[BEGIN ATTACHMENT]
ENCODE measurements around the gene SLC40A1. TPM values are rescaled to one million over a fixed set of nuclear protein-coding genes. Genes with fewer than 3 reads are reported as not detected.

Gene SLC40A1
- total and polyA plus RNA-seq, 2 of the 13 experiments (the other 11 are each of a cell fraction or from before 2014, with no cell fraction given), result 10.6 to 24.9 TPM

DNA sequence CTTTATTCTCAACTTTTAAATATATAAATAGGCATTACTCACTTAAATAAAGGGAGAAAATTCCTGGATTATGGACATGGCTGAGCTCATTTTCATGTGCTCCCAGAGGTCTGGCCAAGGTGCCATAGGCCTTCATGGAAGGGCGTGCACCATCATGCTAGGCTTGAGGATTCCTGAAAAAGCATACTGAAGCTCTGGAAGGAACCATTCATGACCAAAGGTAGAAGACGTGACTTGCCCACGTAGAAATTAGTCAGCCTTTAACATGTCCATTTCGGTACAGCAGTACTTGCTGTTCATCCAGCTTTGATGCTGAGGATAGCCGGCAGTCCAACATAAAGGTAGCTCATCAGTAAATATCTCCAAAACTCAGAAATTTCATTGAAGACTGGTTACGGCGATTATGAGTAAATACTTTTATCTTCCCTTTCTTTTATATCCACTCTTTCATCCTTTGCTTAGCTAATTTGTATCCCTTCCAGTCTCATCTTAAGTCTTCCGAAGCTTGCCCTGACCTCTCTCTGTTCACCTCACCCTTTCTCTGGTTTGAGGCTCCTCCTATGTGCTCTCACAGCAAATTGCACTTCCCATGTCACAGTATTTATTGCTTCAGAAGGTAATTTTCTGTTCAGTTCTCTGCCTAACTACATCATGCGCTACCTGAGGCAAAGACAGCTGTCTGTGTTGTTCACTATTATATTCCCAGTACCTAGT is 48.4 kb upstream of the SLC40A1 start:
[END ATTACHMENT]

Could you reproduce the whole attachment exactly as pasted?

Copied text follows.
ENCODE measurements around the gene SLC40A1. TPM values are rescaled to one million over a fixed set of nuclear protein-coding genes. Genes with fewer than 3 reads are reported as not detected.

Gene SLC40A1
- total and polyA plus RNA-seq, 2 of the 13 experiments (the other 11 are each of a cell fraction or from before 2014, with no cell fraction given), result 10.6 to 24.9 TPM

DNA sequence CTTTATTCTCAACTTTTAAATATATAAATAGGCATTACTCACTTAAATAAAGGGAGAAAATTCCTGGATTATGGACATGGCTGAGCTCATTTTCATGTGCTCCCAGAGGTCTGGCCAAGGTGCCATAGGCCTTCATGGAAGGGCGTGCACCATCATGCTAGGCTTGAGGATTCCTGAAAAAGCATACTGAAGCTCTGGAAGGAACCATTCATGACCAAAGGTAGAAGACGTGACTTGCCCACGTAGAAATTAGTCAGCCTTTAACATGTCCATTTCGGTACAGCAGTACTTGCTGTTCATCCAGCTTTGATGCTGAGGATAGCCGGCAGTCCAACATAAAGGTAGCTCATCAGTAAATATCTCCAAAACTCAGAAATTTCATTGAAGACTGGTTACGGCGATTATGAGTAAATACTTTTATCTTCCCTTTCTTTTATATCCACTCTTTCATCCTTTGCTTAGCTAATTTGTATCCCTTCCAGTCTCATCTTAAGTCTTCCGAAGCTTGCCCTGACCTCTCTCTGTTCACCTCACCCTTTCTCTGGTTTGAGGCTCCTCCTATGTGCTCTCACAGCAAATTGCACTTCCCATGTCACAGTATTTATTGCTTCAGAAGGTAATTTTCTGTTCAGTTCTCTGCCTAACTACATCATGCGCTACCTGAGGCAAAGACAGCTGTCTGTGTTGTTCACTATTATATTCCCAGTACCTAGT is 48.4 kb upstream of the SLC40A1 start: